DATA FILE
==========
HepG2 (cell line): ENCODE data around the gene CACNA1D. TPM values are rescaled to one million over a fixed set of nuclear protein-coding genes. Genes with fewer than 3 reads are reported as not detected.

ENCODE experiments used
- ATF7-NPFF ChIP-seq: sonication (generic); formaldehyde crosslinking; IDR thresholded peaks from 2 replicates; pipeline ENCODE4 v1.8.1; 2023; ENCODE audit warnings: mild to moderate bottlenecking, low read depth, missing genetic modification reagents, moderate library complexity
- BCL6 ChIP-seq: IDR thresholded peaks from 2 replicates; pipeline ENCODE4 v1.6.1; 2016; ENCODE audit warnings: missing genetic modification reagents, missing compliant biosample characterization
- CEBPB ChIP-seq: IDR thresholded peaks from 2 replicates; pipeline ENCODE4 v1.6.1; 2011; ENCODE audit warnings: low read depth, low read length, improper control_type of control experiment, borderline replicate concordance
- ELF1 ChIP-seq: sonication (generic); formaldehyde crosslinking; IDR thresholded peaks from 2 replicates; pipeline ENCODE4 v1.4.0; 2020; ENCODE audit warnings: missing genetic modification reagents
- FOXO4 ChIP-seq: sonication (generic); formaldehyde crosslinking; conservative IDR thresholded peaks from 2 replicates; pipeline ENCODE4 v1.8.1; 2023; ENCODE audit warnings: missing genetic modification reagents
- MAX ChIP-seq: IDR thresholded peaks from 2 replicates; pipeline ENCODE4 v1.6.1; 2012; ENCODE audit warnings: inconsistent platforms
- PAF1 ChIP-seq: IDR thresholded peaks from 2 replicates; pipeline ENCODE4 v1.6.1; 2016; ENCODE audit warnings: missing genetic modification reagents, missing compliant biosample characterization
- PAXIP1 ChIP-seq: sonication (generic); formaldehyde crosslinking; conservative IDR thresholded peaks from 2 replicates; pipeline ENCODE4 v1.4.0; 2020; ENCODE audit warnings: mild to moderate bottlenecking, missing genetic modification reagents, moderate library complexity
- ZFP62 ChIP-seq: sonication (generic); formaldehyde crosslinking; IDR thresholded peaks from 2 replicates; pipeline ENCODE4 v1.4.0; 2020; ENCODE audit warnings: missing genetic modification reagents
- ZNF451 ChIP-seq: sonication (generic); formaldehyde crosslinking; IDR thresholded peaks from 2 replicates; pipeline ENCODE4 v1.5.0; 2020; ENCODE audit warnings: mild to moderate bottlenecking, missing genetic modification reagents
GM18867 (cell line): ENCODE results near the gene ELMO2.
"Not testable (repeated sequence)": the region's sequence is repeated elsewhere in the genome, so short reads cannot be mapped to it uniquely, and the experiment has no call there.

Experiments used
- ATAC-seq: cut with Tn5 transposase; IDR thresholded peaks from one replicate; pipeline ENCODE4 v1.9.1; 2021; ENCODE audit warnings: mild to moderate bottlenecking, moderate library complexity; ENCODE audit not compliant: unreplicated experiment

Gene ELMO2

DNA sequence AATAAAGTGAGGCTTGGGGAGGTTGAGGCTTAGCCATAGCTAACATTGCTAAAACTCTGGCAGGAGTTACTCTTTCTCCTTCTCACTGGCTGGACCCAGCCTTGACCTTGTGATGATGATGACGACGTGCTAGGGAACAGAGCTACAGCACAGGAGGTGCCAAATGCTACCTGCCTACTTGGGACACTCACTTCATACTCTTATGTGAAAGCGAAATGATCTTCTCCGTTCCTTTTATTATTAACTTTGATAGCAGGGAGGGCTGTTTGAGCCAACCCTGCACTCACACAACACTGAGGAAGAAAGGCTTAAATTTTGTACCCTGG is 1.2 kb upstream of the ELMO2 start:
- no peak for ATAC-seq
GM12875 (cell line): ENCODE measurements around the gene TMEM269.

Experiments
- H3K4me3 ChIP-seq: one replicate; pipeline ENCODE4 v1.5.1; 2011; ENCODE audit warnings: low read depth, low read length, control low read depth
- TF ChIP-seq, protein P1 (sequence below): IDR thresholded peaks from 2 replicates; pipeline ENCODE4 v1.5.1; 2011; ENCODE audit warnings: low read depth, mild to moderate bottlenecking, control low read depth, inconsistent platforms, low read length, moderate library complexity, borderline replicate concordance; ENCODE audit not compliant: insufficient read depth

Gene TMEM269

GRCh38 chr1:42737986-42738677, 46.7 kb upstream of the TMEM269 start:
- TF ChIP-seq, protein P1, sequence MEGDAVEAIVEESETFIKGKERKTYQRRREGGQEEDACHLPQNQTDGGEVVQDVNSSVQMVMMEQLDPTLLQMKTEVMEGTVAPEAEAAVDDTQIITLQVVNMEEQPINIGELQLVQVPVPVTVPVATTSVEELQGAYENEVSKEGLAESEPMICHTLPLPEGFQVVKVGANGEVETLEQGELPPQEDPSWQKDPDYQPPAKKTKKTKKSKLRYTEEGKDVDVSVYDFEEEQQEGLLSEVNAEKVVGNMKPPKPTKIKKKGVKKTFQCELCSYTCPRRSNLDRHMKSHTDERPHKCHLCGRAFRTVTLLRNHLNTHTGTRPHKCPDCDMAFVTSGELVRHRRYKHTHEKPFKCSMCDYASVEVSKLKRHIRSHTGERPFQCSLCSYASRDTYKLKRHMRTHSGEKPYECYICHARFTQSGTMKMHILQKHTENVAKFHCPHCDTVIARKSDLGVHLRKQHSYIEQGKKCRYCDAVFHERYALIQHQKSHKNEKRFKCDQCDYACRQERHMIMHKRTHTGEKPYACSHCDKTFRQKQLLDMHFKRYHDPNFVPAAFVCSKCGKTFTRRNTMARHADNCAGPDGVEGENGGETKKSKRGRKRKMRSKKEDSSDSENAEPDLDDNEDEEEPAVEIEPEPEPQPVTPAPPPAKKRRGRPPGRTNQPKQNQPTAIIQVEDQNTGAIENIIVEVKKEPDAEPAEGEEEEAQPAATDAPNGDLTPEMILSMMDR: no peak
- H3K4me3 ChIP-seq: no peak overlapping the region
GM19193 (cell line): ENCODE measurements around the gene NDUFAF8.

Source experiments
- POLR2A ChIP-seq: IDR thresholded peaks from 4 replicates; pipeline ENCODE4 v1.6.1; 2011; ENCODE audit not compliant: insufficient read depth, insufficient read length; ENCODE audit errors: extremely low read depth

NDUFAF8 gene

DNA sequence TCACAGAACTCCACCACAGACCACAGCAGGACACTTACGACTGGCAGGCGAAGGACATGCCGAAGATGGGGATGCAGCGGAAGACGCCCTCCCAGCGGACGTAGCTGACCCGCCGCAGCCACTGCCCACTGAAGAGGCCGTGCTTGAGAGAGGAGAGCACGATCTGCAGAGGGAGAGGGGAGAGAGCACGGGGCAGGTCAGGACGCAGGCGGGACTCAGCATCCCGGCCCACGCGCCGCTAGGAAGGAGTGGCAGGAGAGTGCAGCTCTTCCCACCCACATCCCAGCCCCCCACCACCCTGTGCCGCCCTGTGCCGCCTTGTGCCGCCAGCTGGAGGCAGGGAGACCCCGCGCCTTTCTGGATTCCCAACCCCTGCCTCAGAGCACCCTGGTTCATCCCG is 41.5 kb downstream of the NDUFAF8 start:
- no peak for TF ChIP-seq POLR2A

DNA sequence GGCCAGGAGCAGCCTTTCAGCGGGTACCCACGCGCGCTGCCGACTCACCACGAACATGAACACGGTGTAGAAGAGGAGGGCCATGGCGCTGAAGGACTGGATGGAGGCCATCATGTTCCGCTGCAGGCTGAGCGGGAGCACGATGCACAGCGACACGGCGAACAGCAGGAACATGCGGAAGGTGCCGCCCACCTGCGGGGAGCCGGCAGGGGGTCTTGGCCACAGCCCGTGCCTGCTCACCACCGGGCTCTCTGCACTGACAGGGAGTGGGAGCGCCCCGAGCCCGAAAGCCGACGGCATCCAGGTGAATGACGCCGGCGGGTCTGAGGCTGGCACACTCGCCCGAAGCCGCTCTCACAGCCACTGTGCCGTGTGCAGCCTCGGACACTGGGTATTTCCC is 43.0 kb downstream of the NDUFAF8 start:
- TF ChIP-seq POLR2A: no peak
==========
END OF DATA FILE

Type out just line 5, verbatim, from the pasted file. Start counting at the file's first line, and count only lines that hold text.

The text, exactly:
- CEBPB ChIP-seq: IDR thresholded peaks from 2 replicates; pipeline ENCODE4 v1.6.1; 2011; ENCODE audit warnings: low read depth, low read length, improper control_type of control experiment, borderline replicate concordance